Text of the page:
[en] Purpose: To evaluate the performance of conventional radiographs (CR) for the assessment of pedicle screws in comparison with CT including MPR. Materials and Methods: Comparison of CR and CT for the evaluation of screw length, extracorporal perforation (grade A: 0 - 2 mm, B: 3 - 4 mm, C: 5 - 6 mm, D: > 6 mm, relevant: grade C and D), screw contact/loosening, and subjective image quality (1: excellent to 4: non-diagnostic). The sensitivity (SE), specificity (SP), positive (PPV) and negative predictive value (NPV), and overall accuracy (OA) were calculated with 4 x 4 contingency tables. The subjective image quality was evaluated using the Wilcoxon test (p < 0.05). Results: 411 screws were evaluated. The relevant medial perforation was diagnosed with CR/CT in 53(13 %)/ 11(3 %) screws, while the relevant lateral perforation was found in 3(1 %)/ 43(11 %) screws. Pedicle screw contact was diagnosed by CR/CT in 10(2 %)/ 18(4 %) cases and incorrect length was confirmed in 80(20 %)/ 90(22 %) screws. A diagnosis of loosening was established in 10(2 %) screws by CR and in 7(2 %) screws by MDCT. In summary, CR demonstrated SE, SP, PPV, NPV, and OA for the following variables: relevant medial perforation = 64 / 89 / 13 / 99 / 88 %, relevant lateral perforation = 4 / 99 / 67 / 90 / 90 %, screw contact = 11 / 98 / 20 / 96 / 94 %, incorrect screw length = 86 / 58 / 89 / 51 / 81 %, and screw loosening = 71 %/ 99 %/ 50 %/ 100 %/ 98 %. The subjective image quality of CR was significantly lower compared to CT (2.19 ± 0.84 and 1.11 ± 0.31; p < 0.001). Conclusion: CR evaluation of pedicle screws following dorsal instrumentation of the spine demonstrated an OA ≤ 90 % for relevant medial and lateral perforation and for incorrect screw length compared to CT. Thus, reliable evaluation of pedicle screws based solely on CR does not seem feasible.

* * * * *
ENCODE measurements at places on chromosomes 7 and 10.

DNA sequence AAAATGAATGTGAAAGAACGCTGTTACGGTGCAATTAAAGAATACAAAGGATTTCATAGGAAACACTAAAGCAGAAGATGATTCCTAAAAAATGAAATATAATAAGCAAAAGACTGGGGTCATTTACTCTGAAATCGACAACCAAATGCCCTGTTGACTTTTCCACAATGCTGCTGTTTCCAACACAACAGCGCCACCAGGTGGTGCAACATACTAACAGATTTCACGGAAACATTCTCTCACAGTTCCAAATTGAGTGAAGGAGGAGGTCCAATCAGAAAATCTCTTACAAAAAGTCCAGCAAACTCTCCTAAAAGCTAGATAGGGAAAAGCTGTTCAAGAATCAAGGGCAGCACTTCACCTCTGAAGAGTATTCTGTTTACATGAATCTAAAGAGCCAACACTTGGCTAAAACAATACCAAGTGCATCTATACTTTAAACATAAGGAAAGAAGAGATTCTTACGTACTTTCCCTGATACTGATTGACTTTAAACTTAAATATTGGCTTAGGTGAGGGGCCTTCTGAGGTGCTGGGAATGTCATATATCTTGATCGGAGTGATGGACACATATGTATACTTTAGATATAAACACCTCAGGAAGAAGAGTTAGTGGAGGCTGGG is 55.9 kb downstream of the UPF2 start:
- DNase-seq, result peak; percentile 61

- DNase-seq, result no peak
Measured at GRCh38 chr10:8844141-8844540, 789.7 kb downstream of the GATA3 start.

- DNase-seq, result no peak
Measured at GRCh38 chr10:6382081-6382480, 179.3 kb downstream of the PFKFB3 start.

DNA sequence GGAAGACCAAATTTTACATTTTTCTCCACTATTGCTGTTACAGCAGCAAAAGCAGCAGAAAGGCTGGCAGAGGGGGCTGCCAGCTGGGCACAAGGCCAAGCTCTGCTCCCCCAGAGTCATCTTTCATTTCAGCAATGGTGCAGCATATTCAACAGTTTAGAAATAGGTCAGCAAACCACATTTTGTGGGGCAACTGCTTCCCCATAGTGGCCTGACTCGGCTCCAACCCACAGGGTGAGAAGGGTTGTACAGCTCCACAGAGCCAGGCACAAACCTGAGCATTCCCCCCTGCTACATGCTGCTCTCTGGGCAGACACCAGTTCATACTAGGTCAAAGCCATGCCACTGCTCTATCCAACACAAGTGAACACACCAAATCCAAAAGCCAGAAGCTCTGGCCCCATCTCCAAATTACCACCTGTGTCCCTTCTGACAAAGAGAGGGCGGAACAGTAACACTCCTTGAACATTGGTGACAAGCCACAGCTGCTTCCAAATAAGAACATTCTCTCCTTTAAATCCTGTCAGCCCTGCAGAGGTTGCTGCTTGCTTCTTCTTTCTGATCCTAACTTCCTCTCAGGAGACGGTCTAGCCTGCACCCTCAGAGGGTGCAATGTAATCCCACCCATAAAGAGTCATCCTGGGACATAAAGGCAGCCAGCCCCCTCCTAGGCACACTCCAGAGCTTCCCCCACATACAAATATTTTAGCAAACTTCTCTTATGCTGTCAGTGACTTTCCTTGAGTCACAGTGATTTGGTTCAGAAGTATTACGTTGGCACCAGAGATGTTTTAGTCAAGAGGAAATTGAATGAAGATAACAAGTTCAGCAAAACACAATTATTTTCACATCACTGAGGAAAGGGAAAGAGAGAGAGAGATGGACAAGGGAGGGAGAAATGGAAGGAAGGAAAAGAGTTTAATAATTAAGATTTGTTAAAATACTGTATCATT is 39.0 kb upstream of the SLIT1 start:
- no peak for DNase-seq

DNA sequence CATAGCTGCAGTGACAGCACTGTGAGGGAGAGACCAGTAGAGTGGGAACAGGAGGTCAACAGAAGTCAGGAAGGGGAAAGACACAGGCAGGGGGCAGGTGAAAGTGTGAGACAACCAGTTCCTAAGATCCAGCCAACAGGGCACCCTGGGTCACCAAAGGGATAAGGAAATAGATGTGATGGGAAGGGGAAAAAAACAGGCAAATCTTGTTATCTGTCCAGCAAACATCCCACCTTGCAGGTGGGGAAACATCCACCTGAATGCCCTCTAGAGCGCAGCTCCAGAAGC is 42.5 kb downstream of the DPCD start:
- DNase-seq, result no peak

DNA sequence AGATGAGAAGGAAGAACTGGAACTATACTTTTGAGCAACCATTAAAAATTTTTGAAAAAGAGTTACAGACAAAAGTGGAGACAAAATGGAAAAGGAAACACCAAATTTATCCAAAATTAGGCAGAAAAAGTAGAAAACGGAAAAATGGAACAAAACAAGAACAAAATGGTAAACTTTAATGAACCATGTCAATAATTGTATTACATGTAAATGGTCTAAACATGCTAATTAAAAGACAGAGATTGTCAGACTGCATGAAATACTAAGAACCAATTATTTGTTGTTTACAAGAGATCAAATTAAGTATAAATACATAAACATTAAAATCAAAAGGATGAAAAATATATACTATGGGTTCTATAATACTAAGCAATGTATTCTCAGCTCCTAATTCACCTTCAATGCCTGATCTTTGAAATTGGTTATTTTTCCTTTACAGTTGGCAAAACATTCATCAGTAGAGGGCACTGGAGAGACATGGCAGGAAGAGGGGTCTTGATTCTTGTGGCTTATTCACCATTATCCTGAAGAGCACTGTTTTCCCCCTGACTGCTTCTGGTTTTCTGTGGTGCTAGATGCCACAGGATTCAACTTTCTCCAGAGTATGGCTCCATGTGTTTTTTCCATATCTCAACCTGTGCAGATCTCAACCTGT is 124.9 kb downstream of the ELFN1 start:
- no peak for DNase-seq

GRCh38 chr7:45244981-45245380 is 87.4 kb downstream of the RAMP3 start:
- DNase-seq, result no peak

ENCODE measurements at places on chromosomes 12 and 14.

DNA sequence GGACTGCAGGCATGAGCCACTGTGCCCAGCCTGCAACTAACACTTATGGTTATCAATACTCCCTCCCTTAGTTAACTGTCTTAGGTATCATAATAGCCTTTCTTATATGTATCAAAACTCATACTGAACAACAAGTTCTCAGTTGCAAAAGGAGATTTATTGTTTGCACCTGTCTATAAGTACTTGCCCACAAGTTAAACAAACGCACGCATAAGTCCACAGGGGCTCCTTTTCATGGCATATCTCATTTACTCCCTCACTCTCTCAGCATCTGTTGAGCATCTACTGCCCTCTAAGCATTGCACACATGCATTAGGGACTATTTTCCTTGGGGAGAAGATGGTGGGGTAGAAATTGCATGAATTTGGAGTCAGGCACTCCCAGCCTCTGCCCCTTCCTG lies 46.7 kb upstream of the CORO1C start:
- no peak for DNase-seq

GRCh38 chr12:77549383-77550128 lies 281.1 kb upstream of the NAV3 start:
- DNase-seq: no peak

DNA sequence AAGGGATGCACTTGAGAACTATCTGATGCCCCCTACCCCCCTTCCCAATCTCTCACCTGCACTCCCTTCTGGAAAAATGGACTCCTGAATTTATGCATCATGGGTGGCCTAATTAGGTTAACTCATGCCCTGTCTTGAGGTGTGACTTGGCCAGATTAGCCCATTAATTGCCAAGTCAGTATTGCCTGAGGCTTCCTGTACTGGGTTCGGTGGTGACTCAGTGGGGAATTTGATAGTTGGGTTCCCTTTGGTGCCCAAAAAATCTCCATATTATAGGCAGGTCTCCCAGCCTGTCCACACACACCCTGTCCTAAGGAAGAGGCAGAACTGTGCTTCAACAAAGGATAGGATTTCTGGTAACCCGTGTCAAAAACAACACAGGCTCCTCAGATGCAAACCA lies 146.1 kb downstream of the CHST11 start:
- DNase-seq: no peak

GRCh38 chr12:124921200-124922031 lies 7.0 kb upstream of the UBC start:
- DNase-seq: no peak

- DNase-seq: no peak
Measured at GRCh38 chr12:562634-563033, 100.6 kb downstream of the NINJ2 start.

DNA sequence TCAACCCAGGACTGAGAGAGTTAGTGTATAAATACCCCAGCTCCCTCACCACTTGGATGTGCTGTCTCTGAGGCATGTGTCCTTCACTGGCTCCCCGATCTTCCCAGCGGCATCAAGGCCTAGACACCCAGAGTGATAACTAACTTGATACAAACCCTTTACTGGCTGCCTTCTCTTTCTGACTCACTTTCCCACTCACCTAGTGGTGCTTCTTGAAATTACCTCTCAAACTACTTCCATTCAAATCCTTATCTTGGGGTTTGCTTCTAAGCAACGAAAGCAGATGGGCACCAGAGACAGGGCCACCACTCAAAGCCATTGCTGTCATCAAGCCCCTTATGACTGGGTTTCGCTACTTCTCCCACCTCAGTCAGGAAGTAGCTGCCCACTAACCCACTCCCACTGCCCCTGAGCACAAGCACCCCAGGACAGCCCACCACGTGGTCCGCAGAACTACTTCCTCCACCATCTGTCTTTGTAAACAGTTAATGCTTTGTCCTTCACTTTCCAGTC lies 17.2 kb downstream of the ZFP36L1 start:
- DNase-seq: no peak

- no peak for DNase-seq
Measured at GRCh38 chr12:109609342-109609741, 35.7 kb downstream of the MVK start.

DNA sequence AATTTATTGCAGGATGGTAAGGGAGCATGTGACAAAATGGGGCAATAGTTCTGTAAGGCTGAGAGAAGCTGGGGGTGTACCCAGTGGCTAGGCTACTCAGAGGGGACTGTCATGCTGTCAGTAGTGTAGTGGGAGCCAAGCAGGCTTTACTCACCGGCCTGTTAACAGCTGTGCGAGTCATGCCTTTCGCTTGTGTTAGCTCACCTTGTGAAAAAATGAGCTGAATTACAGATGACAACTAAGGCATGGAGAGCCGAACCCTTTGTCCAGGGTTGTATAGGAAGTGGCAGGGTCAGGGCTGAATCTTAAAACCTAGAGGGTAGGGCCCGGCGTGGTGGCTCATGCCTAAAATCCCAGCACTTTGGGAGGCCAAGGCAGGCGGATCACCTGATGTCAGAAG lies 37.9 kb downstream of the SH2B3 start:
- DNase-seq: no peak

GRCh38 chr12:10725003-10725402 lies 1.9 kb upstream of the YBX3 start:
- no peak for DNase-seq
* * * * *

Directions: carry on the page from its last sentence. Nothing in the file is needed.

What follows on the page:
[en] Purpose: Retrospective analysis of vertebral fractures in patients with ankylosing spondylitis (AS) for the evaluation of associations with mortality, concurrent neurological deficits, and other complications. Materials and Methods: Image analysis (conventional radiographs, CT, MRI) was applied to all patients with AS admitted between 1997 and 2007 due to vertebral fractures to determine fracture location and classification. Patient characteristics, trauma mechanism, neurological symptoms, and other complications were documented. Results: 66 patients (54 male, age 64 ± 11 years) were enrolled in the study. 74 % of patients suffered from minor trauma. 51 % and 56 % had cervicothoracic and thoracolumbar fractures, respectively, while 8 % had multi-level fractures. 63 % of patients suffered combined vertebrodiscal fractures. 70 % revealed neurological symptoms, significantly correlating with spinal stenosis (p 0.024; Odds ratio 4.265) and hyperlordosis (p = 0.014; OR 4.806). 68 % developed complications with non-combined fractures (p =.042; OR 4.954) and paravertebral hematomas (p =.009; OR 16.969) representing independent risk factors. The female gender (p = 0.005; OR 15.617) and conservative therapy (p = 0.040; OR.094) exerted significant influence on the mortality rate. Conclusion: Vertebral fractures frequently occur in patients with AS after minor trauma and often lead to neurological symptoms, which in turn are associated with spinal stenosis and hyperlordosis. Paravertebral hematomas and non-combined fractures are accompanied by higher incidences of other complications. The female gender entails a higher mortality rate. (orig.)